message 8: by J. (new)

J. Rubino (jrubino) | 215 comments As to why Mrs. Ferrars didn't oppose Robert's marriage, it is because she was not aware of the attachment until they were married. Austen writes that Robert began to visit Lucy in order to persuade her to give up Edward. He was obliged to visit repeatedly because "Some doubts always lingered in her mind when they parted which could only be removed by another half hour's discourse with [Robert]" and so Lucy reels Robert in until "[Robert] was proud of his conquest, proud of tricking Edward and very proud of marrying privately without his mother's consent."

Mrs. Ferrars is in the fortunate position of having all of her husband's property and fortune bequeathed to her, except for a small sum (2000 pounds) set aside for Edward. It is her intention to give him a property with an income of a thousand a year, an income she offers to raise by an additional 200 pounds a year if Edward will give up Lucy. When he refuses, she withholds everything, transfers the right to the property to Robert with the resulting irony that Lucy does wind up marrying the property owner.

Women could indeed inherit property and money, and property could even be entailed through the female line. However, under the laws of coverture, a married woman's property and money came into possession of her husband upon marriage. Property was often preserved for a woman by placing it in a trust, which kept it out of the husband's hands (he might retain a life interest); premarital settlements often included a stipulation for "pin money", which was an allowance given to a wife for her sole and exclusive use.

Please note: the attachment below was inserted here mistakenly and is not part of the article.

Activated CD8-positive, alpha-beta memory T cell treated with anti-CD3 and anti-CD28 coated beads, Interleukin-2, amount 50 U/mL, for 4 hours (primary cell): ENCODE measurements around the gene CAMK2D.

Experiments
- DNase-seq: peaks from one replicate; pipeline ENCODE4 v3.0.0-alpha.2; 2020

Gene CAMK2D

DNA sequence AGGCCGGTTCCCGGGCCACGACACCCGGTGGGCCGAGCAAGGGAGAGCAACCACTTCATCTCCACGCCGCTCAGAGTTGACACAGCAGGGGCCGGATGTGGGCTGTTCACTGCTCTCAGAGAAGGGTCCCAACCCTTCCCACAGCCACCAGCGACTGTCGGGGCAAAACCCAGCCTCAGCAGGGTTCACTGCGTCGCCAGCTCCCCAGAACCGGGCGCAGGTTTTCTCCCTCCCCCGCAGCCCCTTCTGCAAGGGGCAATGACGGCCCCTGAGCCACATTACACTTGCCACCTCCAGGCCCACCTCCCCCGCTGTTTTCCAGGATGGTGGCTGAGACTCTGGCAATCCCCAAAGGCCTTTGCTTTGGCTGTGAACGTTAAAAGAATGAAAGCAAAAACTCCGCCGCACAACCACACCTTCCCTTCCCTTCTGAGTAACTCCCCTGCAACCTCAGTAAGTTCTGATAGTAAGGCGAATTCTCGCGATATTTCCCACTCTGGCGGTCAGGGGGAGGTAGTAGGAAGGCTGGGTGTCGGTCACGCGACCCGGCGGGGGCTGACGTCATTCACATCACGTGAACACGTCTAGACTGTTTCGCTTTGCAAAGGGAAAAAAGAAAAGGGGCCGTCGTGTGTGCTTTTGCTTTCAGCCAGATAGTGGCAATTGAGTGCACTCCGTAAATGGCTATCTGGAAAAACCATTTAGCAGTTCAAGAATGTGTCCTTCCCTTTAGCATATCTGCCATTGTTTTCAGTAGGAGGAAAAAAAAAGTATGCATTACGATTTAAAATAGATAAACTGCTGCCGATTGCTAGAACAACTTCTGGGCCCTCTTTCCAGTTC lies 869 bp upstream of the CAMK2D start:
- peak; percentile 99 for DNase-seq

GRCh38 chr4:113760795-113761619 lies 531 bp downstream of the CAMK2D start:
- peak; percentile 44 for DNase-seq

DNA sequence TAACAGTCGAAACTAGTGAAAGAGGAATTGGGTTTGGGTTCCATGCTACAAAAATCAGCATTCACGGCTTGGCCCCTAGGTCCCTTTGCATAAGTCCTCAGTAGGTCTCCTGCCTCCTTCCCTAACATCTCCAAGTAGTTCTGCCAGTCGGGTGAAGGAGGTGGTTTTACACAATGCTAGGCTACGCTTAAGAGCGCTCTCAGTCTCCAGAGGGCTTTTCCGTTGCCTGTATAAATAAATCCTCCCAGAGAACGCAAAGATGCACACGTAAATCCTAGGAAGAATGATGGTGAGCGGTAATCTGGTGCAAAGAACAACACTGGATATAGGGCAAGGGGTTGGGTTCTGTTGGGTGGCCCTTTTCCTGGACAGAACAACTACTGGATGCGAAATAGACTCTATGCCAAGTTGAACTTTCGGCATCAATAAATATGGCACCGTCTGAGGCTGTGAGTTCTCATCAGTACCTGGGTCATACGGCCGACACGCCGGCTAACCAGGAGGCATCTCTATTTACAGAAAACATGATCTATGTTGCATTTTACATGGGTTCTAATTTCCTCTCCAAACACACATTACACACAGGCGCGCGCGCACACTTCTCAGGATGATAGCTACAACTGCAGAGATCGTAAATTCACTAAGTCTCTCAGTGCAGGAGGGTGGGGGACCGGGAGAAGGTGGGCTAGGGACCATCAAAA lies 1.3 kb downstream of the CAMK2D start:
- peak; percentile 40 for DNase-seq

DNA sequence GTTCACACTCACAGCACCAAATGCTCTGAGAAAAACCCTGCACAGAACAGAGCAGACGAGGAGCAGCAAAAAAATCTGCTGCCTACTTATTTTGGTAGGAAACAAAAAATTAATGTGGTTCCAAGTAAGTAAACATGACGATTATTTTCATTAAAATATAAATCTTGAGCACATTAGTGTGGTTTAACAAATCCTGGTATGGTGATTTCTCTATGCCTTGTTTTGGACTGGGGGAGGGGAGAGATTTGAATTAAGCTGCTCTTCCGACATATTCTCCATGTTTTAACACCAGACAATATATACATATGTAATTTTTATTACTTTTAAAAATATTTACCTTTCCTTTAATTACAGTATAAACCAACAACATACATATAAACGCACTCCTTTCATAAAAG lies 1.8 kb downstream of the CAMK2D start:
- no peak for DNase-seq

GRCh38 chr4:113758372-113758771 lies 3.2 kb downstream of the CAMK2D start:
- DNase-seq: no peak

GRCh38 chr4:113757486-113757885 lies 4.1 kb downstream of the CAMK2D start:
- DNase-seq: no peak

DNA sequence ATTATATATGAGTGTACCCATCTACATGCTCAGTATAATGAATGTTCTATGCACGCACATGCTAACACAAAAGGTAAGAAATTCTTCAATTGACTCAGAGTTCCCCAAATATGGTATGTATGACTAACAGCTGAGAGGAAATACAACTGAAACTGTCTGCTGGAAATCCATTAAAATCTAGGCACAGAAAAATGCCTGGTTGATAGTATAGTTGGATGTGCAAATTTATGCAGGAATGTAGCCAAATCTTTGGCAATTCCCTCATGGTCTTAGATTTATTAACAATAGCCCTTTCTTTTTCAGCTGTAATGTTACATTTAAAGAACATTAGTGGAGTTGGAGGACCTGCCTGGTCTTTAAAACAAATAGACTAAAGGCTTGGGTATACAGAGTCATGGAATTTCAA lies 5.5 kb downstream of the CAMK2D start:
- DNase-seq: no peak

message 9: by SarahC, Austen Votary & Mods' Asst. (new)

SarahC (sarahcarmack) | 1473 comments Mod
This are great thoughts and great info and the question in the beginning was very interesting. Apart from the legal question, I wonder if Mrs. Ferrars felt she would begin to look foolish if she continued disinheriting one son or the other, because wouldn't she? It is a great thought and the Ferrars family are some of Austen's most over the top folks.

I do like that Austen herself leaves this incident a little open ended with Elinor and Edward just leaving the situation and the people to themselves as they concentrate on their own happiness.

Thanks for sharing your knowledge of the marriage and property laws, J. I like reading in fiction about the marriage settlements that you describe. So with the earlier marriage laws, would there have been a legal cap on the amount of money that could be at the wife's discretion, or was that regulated "socially" -more simply what a husband was willing or expected to put up with as far as his wife's independence? And wasn't there a difference in the dealings of real property vs. money as far as what can be legally the husband's after marriage?


message 10: by J. (new)

J. Rubino (jrubino) | 215 comments Under the laws of coverture, a woman's property, real, money and "movables" became the husband's upon marriage. A married woman could not even make a will without her husband's permission. For this reason, if an unmarried woman was rich, there was an effort made to preserve her property in a way that the husband could not squander it - if her fortune was put in a trust, or settled upon her (so that the principle would be available to her when she was widowed), the husband was often able to have use of the interest. If a woman had real property, he might be given a life interest, while the property itself was held in trust for the children. This was the Dashwood situation - John Dashwood's father has a life interest in the estate, that is, the right to live there and to receive the income. He does not have the right to depreciate the estate, so he cannot sell off the lands or woods to enrich himself, because the full value of the estate is to be passed down to his son.
Widows who were in possession of property and money in their own right had complete discretion as to how it was bequeathed. Austen alludes to widows who have been left very well off in her two incomplete novels, Sanditon (Lady Denham) and The Watsons (Mrs. Turner/O'Brien).